Gefilte Fish Ratatouille

1 medium zucchini sliced thinly

1 red pepper diced

1 medium onion diced

2 cloves garlic minced

2 tablespoons canola oil

1/4 tsp pepper

1/2 cup Tuscanini diced tomatoes 

1/2 cup water 

2 tablespoons sugar

1 jar  Manischewitz Gefilte Fish, drained of broth. 

Prepare all vegetables by dicing thinly. Place Gefilte fish in sieve, and drain broth. Place vegetables into warm skillet with oil. Sauté until vegetables are tender, but not done. Add two tablespoons sugar and pepper. Add diced tomatoes and water along with Gefilte fish. Stir gently until everything is incorporated and fish is covered with tomato broth. Cover and let simmer for half an hour. Serve warm, but tastes great cold as well!

In university I used to need to work harder on some subjects and every Thursday night, I’d get together to study Engineering Static’s with a friend. This is where I learned about the amazing flavour of Ratatouille, and it’s a recipe that’s stayed with me forever.

Easy Mushrooms in Garlic Butter

There used to be this steak restaurant that served steak and beer and that was it. The only sides they had at the time were baked potato or mushrooms. You would walk into the restaurant and all you could smell was this amazing smell. Later, I learned it was the smell of their mushrooms sautéing in a garlic butter sauce that was filling the room.

Now that I eat only Kosher food, I still crave some things from the past and this is one of them. I think I’ve perfected the flavour and honestly it’s so simple. It’s always those easy things that end up being awesome.

Ingredients:

1 pint sliced fresh mushrooms, stems removed,

1/4 cup of butter

3 cloves of minced garlic

Place everything in a pan and stir on medium heat until the mushrooms are sautéed.

That’s it. Seriously. That’s it. I serve this with breakfast and if I want it with meat, I change the butter to a non dairy margarine or canola oil. The butter brings this recipe to the level you want though. It’s just so good.

-Chaya

Easy Couscous Salad

Couscous is an amazing pasta. It was developed in Israel back in 1950s when they couldn’t get rice. The roasted semolina wheat gives it a sort of nutty flavour. I love it. It’s so adaptable to so many dishes. It can be served hot or cold…as a dairy or meat side…and it’s super easy to prepare.

Ingredients:

1 cup roasted pearl couscous

2 cups boiling water.

2 tbsp olive oil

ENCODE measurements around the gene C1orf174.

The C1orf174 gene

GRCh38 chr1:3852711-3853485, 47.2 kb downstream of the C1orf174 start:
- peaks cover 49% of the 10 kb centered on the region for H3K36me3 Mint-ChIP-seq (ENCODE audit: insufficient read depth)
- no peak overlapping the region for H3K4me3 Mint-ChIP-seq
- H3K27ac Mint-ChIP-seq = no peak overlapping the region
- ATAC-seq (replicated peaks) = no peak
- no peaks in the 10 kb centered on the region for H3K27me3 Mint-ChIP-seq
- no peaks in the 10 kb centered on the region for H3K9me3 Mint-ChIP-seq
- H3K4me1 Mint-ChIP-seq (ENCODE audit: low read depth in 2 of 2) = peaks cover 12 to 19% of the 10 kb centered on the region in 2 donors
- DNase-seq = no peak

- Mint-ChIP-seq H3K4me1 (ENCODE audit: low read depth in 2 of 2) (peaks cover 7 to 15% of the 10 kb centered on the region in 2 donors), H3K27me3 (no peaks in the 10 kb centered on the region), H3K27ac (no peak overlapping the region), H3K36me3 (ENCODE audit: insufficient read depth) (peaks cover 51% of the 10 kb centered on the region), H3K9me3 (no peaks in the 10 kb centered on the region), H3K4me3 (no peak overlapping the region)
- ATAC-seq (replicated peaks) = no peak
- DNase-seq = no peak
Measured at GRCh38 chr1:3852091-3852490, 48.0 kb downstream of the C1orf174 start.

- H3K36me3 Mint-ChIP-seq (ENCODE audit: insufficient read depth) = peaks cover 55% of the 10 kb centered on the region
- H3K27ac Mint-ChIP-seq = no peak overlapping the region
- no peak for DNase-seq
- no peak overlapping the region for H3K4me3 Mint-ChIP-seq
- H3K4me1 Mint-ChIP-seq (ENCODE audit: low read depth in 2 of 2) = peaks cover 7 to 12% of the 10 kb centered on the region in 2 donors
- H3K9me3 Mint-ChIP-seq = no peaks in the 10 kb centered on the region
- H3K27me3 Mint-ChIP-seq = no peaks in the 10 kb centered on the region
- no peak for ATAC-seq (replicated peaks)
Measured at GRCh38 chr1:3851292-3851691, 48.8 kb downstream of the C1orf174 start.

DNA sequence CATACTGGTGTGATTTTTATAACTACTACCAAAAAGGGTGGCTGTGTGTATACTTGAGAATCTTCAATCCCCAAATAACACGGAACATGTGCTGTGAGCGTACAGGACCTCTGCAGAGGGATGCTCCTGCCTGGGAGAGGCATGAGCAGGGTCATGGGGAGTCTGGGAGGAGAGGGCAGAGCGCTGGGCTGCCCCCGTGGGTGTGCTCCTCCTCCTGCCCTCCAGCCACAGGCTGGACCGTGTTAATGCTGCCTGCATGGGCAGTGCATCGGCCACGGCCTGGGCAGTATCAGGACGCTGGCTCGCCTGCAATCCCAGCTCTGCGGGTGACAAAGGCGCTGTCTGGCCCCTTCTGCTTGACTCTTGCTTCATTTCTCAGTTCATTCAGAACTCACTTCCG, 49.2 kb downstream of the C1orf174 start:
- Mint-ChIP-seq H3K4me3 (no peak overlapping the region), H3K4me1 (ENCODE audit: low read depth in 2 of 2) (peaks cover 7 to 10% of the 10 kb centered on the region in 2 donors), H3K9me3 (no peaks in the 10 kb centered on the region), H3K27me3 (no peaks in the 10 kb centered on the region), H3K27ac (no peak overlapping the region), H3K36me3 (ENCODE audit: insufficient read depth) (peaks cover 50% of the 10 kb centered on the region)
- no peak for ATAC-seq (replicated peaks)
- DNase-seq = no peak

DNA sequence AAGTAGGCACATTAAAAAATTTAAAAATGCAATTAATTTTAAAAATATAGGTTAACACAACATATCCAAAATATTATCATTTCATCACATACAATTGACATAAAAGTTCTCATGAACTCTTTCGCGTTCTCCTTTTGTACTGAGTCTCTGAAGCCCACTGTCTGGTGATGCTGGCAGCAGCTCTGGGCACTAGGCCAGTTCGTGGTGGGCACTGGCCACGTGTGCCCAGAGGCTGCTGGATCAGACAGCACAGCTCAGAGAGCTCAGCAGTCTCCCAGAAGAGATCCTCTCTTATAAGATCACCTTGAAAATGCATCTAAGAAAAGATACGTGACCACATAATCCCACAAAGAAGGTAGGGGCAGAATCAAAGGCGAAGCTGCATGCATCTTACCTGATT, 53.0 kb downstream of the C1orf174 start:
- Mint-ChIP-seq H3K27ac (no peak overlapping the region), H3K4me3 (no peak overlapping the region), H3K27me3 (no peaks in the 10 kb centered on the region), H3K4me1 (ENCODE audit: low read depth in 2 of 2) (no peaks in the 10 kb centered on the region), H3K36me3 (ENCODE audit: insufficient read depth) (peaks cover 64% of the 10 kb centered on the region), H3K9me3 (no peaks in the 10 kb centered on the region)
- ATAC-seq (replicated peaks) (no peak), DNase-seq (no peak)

1/2 pint cherry tomatoes

1/2 red diced red pepper

1/2 red onion

2 tbsp olive oil

1 tbsp Kedem Red Wine Vinegar

Lawry’s Seasoned Salt to taste

Instructions:

Place couscous in heated pan with 2 tbsp of canola oil and fry until couscous is coated and a bit translucent. Add boiling water to pan. Cover pan and simmer for 5-7 minutes. Stir every so often so it doesn’t clump. Take off heat and let sit, covered, for 5 minutes.

Empty couscous into a serving bowl. Dice onion, red onion, pepper and slice cherry tomatoes in half. Add to couscous. Add oil, vinegar and salt to taste. Serves 4.

Any questions…just give me a shout

Chaya

http://www.instagram.com/kosheriffic

Spinach and Mashed Potatoes

Mashed Potato and Spinach:

This is my go to recipe. Simple ingredients like potatoes, bodek (checked for bugs) spinach and cheese are my staples in my house. When my son was small, he loved it as his Thursday night milchig milk meal of choice because Friday nights for us are always so much meat.

5 medium potatoes

2 cubes bodek spinach

1 cup milk (homo makes it creamier)

8 slices white cheese

1 tsp butter or canola oil

1/4 tsp salt

Dash of pepper

Peel and dice potatoes into quarters. Add water to a medium sauce pan along with potatoes. Bring potatoes to boil and turn down to medium heat. Simmer for 20 minutes or until potatoes are soft when pierced with a fork. Drain but don’t rinse because you want the starch. Add the milk and butter or oil and mash. Microwave spinach and add to saucepan. Mix. Take slices of cheese and stir into potato mixture while they are still hot to melt the cheese. Add salt and pepper and stir once more. Makes 4-5 servings

(this recipe was inspired by a friend of mine in Toronto who taught me the basics about it and I took it and changed it up a bit. Thanks Mrs C Nussbaum!)